agatho-, agath- +
2. The doctrine that all things can result in ultimate good, although perhaps not always along the best roads.
3. The system that recognizes the existence of evil, but holds that all things tend toward good.
4. A belief in the ultimate triumph of good despite any evil conditions or methods.
2. A person who believes that the world and things in general are heading for the better; therefore, in things that most people regard as evil or tragic including virulent diseases, calamitous earthquakes, or wars, the agathist can find some ultimate purpose for good.
The optimist sees the present as pretty much for the best; the agathist, less content with the present, thinks things are inevitably tending towards good despite the bad situations which precede the ultimate results.
2. The doctrine of good and evil.
3. The coexistence and the relationship between the principles of good and evil.
Primitive Greek belief sometimes regarded domestic snakes as reincarnations of ancestors; hence, as spirits friendly to the household. An antonym of cacodemon.2. In Hermetic literature, a being regarded in part as a divinity, in part as a traditional teacher.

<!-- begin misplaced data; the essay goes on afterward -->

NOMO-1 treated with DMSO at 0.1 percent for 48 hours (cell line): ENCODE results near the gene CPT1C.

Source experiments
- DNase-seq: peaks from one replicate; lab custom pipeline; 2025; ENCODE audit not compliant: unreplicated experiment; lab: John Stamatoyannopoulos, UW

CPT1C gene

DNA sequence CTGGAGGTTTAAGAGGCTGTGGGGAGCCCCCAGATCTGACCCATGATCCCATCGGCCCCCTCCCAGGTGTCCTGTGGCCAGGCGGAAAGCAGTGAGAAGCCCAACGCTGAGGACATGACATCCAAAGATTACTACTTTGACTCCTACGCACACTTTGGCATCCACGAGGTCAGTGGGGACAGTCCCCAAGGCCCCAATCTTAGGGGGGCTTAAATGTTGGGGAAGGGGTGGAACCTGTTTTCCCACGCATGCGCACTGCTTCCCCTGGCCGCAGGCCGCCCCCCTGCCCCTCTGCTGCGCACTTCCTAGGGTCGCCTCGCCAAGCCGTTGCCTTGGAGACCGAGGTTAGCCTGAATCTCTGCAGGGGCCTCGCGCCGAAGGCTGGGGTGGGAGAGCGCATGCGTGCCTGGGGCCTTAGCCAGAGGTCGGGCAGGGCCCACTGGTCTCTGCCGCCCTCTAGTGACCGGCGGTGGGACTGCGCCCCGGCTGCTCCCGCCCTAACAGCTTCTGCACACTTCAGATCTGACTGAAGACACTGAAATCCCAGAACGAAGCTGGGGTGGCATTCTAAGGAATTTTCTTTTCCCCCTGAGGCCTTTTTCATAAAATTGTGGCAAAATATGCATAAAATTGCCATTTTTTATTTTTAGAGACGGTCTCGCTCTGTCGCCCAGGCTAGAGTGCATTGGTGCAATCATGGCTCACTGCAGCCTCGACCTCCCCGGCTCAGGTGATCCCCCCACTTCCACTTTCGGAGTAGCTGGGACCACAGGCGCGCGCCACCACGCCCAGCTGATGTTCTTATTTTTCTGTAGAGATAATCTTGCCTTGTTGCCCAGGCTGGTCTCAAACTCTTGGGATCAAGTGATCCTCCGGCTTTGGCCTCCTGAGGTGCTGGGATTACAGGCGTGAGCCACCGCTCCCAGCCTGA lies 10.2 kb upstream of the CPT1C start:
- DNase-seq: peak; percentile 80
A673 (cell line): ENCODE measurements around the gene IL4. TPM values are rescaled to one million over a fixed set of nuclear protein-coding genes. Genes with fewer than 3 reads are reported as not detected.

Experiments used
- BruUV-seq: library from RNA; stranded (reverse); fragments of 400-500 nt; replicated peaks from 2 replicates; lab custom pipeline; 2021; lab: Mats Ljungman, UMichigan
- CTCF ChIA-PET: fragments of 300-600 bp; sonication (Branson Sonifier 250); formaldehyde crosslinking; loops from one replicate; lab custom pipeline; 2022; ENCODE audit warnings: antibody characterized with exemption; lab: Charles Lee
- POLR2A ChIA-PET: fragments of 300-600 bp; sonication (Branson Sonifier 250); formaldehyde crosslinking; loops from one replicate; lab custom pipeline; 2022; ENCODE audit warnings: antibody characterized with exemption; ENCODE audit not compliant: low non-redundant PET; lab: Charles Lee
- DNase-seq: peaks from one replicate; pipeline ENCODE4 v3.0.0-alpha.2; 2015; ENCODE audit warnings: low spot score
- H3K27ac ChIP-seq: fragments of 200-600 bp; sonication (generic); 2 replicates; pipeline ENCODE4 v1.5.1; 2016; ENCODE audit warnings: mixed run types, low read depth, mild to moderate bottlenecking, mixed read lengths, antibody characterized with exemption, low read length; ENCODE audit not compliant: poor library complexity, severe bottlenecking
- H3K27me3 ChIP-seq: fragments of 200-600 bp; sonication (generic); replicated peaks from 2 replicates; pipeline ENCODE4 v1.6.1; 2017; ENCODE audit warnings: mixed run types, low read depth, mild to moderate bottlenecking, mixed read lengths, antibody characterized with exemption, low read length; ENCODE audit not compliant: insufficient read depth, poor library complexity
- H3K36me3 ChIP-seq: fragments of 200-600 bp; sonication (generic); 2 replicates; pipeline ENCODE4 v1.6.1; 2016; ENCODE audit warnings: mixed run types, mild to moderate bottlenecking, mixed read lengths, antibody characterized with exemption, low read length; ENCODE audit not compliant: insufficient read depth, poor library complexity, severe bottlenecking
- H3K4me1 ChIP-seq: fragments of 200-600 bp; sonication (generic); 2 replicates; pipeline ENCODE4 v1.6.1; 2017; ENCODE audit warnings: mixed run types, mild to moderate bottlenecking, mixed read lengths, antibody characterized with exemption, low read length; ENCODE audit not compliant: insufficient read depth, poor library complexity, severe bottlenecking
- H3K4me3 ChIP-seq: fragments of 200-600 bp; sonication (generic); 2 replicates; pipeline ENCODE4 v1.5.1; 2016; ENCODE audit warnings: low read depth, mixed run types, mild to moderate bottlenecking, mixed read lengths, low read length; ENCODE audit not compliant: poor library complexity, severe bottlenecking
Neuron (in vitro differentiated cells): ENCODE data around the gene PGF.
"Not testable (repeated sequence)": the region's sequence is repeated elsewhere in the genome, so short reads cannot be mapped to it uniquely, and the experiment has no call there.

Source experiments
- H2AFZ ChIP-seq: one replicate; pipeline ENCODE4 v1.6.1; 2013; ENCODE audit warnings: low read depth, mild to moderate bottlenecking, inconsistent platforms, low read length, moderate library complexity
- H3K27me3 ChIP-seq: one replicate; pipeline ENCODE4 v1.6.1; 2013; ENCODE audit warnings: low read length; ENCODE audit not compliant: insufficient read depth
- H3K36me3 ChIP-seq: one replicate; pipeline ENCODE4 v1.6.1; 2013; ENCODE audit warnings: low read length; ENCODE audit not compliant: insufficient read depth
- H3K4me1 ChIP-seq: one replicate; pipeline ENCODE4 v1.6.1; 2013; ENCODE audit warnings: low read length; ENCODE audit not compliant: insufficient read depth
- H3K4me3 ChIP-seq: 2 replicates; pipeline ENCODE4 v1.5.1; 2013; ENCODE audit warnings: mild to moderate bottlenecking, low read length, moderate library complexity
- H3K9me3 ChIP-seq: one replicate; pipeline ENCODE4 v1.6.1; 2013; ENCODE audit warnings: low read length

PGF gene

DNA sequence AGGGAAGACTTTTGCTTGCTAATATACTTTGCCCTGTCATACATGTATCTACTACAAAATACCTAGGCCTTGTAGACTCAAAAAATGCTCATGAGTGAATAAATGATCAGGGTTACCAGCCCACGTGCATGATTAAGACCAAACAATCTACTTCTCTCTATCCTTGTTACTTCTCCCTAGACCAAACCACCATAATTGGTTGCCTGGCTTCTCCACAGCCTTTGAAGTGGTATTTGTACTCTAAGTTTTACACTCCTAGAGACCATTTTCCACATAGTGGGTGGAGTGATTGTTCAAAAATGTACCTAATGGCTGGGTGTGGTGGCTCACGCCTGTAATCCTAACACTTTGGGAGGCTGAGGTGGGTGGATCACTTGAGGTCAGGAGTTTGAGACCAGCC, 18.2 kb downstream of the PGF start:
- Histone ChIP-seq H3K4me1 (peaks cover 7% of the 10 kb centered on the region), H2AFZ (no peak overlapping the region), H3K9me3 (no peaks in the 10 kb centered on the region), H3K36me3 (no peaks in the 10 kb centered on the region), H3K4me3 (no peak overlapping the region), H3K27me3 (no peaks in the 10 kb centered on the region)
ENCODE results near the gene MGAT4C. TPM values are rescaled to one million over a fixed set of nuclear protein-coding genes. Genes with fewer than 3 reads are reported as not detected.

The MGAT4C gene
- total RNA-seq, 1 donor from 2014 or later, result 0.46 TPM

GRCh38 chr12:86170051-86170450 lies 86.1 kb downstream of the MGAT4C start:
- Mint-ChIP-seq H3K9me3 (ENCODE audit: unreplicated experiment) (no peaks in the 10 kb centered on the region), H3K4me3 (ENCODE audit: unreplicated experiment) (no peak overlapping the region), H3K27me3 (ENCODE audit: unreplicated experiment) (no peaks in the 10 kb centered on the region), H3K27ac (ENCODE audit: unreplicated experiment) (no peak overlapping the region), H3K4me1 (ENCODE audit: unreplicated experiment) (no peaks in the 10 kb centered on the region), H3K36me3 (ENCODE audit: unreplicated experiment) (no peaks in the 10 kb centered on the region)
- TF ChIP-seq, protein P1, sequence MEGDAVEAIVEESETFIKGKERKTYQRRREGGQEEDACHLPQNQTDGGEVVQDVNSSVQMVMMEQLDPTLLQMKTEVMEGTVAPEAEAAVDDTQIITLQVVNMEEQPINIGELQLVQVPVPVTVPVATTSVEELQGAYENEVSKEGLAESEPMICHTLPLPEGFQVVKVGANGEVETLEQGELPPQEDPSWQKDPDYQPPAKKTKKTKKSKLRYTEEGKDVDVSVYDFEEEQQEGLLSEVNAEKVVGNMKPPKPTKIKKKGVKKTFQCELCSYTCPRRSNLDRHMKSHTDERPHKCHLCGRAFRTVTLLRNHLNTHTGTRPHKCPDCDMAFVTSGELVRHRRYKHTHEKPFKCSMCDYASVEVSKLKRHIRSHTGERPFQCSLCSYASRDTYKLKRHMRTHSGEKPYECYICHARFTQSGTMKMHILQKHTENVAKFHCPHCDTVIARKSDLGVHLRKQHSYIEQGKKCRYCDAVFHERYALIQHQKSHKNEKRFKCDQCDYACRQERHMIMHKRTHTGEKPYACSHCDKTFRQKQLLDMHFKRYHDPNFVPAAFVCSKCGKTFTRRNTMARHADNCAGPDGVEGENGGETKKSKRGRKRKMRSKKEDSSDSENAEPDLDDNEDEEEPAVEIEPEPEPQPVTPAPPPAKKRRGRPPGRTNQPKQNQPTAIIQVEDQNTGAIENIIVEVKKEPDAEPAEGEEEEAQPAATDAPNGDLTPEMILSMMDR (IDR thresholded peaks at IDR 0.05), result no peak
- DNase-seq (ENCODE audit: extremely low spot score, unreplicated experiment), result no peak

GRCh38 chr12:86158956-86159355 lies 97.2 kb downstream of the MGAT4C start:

He received a libation of pure wine at the end of each meal. In Hellenistic, and in later times, he was associated with Tyche, the goddess of luck, as a somewhat impersonal providence. He also has been portrayed as a serpent or as a young man with a horn of plenty and a bowl in one hand and a poppy and ears of corn in the other hand.
2. The principle of benevolence.
3. The study of the nature of goodness.
2. Beautiful and good (the perfect character).
3. The nobility and goodness of character.
A fixed phrase with which the Athenian aristocracy referred to itself; in the ethical philosophers, the first of whom were Athenian gentlemen, the term came to mean the ideal or perfect man.